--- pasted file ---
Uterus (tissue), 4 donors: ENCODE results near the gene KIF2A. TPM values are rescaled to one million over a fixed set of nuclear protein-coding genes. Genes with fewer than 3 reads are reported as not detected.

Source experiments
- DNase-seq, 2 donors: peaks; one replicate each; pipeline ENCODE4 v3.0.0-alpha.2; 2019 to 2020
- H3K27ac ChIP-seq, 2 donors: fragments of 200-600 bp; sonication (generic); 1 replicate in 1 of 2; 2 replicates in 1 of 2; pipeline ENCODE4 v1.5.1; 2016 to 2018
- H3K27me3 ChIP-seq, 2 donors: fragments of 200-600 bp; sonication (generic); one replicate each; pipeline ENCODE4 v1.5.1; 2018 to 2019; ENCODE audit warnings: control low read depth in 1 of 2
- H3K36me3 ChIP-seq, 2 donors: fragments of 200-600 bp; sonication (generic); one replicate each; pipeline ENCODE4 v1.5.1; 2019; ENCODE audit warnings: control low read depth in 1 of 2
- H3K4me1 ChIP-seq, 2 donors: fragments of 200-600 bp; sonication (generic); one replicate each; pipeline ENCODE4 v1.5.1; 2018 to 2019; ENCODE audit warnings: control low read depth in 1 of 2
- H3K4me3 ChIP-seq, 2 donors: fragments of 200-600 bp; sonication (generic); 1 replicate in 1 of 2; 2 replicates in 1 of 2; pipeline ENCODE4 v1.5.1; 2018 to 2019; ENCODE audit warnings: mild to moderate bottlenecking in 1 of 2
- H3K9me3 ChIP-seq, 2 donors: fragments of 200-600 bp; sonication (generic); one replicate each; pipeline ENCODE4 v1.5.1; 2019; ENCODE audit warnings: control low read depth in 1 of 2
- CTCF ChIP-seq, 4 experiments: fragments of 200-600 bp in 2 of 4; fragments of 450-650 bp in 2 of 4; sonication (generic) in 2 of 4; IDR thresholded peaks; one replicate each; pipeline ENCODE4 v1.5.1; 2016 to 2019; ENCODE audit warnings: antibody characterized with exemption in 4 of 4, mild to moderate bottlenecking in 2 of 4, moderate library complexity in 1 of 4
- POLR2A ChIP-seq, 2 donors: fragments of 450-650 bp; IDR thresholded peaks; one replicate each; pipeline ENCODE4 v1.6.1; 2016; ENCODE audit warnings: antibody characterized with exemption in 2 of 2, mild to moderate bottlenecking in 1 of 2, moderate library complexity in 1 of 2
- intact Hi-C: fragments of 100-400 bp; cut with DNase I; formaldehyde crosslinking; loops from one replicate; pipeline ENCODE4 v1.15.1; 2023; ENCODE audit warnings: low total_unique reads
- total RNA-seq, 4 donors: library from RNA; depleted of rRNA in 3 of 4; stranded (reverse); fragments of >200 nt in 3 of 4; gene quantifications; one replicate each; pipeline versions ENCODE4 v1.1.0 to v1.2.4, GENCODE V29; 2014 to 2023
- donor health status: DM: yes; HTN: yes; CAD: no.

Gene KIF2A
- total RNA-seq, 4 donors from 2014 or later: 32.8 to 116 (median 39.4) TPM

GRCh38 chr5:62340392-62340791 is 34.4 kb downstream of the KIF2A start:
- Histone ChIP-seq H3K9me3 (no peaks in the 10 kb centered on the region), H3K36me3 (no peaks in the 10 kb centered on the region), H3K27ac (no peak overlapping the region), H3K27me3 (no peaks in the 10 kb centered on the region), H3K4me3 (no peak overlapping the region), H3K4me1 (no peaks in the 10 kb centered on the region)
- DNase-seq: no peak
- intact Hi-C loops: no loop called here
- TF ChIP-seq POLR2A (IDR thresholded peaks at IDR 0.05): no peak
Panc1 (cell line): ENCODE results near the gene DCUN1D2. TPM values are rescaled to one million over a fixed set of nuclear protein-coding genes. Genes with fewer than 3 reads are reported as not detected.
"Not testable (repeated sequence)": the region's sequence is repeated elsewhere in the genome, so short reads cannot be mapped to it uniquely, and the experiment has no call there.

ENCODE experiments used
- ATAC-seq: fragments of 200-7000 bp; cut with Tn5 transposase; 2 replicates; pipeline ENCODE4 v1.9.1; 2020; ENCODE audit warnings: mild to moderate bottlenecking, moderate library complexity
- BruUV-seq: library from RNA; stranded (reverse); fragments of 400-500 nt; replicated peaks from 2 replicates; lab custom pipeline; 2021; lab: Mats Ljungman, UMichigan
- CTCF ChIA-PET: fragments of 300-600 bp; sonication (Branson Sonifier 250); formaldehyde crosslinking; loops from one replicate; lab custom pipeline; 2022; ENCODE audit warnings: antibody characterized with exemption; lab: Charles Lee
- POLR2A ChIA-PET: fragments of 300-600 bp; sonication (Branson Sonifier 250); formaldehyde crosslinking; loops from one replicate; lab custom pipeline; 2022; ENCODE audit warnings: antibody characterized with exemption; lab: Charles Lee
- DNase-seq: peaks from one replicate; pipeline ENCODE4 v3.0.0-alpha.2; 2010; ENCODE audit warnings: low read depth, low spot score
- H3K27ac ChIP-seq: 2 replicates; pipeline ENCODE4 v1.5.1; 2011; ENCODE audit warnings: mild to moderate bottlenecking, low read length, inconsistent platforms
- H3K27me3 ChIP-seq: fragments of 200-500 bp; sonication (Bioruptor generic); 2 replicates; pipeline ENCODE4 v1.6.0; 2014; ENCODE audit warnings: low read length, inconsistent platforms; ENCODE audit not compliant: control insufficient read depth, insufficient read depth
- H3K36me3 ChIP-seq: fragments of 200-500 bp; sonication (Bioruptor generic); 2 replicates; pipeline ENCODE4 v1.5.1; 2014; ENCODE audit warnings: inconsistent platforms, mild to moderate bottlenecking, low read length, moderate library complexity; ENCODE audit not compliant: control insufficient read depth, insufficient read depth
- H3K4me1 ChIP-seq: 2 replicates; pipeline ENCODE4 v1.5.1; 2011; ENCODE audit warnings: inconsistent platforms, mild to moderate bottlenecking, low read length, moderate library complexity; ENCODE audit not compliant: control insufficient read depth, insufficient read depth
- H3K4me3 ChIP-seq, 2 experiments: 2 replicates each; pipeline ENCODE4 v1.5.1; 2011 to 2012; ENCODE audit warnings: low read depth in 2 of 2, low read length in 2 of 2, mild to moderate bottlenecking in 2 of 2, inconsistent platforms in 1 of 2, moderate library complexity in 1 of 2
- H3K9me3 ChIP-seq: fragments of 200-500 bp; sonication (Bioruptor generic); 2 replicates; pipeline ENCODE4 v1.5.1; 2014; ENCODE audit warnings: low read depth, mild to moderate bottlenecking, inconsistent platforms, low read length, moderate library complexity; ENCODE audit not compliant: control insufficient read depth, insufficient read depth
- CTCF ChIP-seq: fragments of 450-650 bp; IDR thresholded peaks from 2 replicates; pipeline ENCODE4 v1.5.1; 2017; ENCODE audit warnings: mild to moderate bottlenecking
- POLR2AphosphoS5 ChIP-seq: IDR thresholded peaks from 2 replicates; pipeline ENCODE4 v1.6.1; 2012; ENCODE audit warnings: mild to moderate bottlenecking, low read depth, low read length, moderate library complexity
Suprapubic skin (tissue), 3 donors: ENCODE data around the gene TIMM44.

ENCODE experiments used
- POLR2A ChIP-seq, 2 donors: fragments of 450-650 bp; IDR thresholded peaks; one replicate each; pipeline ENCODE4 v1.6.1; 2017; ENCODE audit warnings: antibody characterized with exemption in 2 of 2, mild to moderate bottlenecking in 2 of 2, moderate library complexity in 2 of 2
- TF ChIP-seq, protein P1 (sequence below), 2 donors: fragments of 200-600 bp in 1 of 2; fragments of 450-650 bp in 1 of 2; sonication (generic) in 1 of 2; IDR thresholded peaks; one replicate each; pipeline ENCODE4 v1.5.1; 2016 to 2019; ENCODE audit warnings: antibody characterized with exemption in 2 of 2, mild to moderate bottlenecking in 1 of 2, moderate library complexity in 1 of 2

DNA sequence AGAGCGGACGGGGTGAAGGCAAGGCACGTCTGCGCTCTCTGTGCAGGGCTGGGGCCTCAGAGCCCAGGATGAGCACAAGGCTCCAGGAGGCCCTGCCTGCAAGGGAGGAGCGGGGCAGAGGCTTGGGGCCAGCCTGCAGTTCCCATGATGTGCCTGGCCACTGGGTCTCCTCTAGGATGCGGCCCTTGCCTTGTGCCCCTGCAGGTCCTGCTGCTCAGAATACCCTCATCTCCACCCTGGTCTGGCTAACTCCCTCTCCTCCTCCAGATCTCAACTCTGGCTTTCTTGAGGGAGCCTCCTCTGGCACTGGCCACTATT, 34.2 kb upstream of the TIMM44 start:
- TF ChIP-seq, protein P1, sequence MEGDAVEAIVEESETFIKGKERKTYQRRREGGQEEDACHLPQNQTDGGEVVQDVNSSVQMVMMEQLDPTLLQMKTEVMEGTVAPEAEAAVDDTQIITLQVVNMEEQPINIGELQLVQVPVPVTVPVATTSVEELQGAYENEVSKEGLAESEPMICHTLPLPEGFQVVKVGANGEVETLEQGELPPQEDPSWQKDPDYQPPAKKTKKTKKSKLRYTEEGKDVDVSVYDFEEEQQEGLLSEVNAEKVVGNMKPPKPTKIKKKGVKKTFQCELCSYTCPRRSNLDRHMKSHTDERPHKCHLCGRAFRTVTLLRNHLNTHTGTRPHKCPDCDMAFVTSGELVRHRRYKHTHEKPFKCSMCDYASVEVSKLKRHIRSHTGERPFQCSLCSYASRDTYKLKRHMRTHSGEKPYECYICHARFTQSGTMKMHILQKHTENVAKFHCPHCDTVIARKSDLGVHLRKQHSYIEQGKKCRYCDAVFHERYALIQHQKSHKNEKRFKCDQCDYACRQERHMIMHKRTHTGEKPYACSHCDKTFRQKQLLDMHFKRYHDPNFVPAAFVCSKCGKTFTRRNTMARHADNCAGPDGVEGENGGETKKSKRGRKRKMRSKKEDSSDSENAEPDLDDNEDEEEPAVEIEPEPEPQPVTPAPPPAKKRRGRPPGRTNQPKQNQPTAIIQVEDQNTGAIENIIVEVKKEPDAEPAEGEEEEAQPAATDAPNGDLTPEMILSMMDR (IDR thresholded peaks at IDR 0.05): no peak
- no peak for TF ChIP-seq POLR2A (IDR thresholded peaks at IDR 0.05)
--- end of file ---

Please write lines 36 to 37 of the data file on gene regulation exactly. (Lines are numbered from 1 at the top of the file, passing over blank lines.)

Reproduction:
- CTCF ChIP-seq: fragments of 450-650 bp; IDR thresholded peaks from 2 replicates; pipeline ENCODE4 v1.5.1; 2017; ENCODE audit warnings: mild to moderate bottlenecking
- POLR2AphosphoS5 ChIP-seq: IDR thresholded peaks from 2 replicates; pipeline ENCODE4 v1.6.1; 2012; ENCODE audit warnings: mild to moderate bottlenecking, low read depth, low read length, moderate library complexity